One year before he refused to sacrifice to the idols, in 325 A.D., Saint Constantine attended the sessions of the First Ecumenical Council, where the Church Fathers recited the Trisagion (“Thrice Holy”) hymn ‒ “Holy God, Holy Mighty, Holy Immortal…” – as an Orthodox doctrine.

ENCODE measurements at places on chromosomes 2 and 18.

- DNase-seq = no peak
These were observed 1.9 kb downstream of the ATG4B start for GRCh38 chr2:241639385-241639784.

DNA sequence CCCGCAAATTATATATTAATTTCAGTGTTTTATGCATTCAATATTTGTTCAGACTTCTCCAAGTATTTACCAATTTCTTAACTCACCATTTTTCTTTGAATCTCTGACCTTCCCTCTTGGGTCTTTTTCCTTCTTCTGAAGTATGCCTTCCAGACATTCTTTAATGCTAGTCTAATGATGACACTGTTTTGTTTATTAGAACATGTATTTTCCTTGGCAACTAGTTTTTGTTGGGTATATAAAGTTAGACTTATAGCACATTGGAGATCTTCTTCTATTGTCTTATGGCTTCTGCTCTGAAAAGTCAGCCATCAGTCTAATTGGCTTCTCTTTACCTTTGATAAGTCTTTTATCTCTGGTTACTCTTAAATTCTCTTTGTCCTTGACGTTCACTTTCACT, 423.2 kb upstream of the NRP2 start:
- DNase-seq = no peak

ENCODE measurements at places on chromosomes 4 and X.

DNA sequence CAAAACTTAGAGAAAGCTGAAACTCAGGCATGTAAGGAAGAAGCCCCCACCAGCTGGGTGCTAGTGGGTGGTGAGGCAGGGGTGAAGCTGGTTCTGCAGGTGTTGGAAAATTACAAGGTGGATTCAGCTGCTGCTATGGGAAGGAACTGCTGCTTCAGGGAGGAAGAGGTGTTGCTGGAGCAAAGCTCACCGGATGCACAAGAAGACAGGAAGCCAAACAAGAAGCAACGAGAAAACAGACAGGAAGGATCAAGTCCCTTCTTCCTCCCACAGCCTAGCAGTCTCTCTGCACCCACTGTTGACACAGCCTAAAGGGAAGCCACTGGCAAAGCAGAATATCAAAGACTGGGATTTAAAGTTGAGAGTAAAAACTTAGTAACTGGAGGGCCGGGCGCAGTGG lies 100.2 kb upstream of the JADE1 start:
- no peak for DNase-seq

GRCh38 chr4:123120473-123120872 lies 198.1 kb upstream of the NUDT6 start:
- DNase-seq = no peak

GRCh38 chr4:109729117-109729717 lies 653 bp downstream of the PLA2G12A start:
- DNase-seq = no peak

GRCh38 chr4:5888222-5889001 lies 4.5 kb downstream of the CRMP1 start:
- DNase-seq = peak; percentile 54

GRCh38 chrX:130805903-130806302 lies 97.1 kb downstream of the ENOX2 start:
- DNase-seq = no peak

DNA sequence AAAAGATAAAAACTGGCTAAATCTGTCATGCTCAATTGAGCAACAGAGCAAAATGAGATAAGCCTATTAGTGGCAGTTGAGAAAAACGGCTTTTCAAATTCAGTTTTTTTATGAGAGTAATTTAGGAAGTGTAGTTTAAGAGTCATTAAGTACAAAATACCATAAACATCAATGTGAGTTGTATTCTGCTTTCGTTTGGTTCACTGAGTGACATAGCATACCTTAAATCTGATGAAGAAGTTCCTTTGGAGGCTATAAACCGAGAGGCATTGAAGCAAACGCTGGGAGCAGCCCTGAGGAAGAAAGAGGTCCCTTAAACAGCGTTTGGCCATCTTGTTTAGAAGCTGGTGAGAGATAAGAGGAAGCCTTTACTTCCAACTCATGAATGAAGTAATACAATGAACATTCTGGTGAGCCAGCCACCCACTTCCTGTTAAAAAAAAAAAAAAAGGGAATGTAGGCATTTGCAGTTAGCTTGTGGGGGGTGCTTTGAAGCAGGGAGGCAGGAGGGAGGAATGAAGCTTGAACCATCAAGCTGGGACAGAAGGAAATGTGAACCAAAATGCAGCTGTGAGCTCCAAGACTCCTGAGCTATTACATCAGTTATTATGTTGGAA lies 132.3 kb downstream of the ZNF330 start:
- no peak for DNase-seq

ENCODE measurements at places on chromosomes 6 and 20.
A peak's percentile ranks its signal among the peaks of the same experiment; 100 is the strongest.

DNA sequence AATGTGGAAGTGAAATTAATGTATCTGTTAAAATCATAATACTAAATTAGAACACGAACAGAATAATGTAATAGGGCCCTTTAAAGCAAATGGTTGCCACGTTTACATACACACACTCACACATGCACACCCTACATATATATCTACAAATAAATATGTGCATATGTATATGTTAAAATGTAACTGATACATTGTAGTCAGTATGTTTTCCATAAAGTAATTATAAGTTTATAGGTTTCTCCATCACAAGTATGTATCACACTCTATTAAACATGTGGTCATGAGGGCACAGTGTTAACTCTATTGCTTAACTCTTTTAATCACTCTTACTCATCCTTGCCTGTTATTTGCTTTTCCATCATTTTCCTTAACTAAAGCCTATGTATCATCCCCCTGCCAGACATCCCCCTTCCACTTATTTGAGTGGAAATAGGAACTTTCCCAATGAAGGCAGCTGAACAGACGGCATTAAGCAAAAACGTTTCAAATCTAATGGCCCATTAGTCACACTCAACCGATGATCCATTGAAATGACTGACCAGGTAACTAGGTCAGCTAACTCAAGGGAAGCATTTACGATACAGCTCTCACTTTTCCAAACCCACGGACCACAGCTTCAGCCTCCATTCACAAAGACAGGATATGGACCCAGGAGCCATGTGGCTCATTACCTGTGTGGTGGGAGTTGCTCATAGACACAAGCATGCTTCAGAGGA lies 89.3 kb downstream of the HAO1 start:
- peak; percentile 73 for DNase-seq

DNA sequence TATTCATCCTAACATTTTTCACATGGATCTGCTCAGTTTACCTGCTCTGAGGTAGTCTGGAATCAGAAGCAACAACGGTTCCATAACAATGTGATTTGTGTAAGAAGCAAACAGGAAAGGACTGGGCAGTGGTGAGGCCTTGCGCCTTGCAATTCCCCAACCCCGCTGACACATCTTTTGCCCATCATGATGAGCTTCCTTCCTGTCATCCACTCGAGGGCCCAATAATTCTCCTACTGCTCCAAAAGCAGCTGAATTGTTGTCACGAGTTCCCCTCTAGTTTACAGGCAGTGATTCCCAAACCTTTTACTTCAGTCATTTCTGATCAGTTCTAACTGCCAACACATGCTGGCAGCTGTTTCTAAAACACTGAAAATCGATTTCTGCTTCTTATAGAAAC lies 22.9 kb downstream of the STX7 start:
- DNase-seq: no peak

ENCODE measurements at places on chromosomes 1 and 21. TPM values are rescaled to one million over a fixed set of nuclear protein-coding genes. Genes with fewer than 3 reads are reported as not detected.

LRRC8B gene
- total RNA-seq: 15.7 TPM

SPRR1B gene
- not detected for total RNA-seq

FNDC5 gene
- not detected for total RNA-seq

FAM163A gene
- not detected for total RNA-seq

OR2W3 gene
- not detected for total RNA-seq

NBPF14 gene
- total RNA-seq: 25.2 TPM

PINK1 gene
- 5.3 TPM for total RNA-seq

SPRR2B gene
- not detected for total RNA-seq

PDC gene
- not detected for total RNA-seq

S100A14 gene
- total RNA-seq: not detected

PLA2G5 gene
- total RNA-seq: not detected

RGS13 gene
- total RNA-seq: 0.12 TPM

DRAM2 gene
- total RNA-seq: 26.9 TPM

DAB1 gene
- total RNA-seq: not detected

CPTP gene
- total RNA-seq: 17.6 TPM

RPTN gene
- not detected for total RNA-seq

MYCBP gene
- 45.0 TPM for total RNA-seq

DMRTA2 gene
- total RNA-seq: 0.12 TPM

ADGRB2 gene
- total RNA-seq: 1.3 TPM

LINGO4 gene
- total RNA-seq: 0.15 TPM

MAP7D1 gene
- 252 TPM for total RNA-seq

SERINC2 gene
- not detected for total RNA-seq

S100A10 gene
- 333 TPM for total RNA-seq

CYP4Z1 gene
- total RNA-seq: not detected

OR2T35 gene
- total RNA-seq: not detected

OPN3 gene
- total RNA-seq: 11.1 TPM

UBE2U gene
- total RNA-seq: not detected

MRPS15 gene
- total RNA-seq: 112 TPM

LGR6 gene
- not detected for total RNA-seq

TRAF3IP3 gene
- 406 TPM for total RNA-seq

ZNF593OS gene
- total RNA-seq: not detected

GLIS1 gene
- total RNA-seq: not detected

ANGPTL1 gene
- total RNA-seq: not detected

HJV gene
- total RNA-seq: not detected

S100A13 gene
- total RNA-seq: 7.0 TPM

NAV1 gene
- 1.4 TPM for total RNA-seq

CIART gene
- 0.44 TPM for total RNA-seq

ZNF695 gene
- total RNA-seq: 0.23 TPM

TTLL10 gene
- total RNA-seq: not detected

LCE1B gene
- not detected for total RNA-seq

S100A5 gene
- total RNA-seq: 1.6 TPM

It was the most crucial point in my opinion, which is also the opinion of historians who study these issues. Constantine did not sacrifice to the Caesar, in other words to himself, because he acknowledged that there is no other “Caesar” on earth but God. Not surprisingly, Zosimus seized the opportunity to interpret this fact as evidence of Constantine’s hatred and enmity towards all Romans. In his eyes he was sacrilegious, an enemy of justice, a foul villain. All because he had rejected a tradition. A tradition, you know, has real value only if it carries true meaning. Our salvation does not rest on an arbitrary notion of “tradition”. We, as Orthodox Christians, speak of Tradition in the name of the Holy Spirit. A tradition that is devoid of the Holy Spirit makes no sense. What good is it, if it just serves the perpetuation of certain habits or the preservation of mores and customs? What significance does it have, especially if it happens to be a demonic tradition [as in the aforementioned case]? This is something that Zosimus could never understand. Read more here: Saint Constantine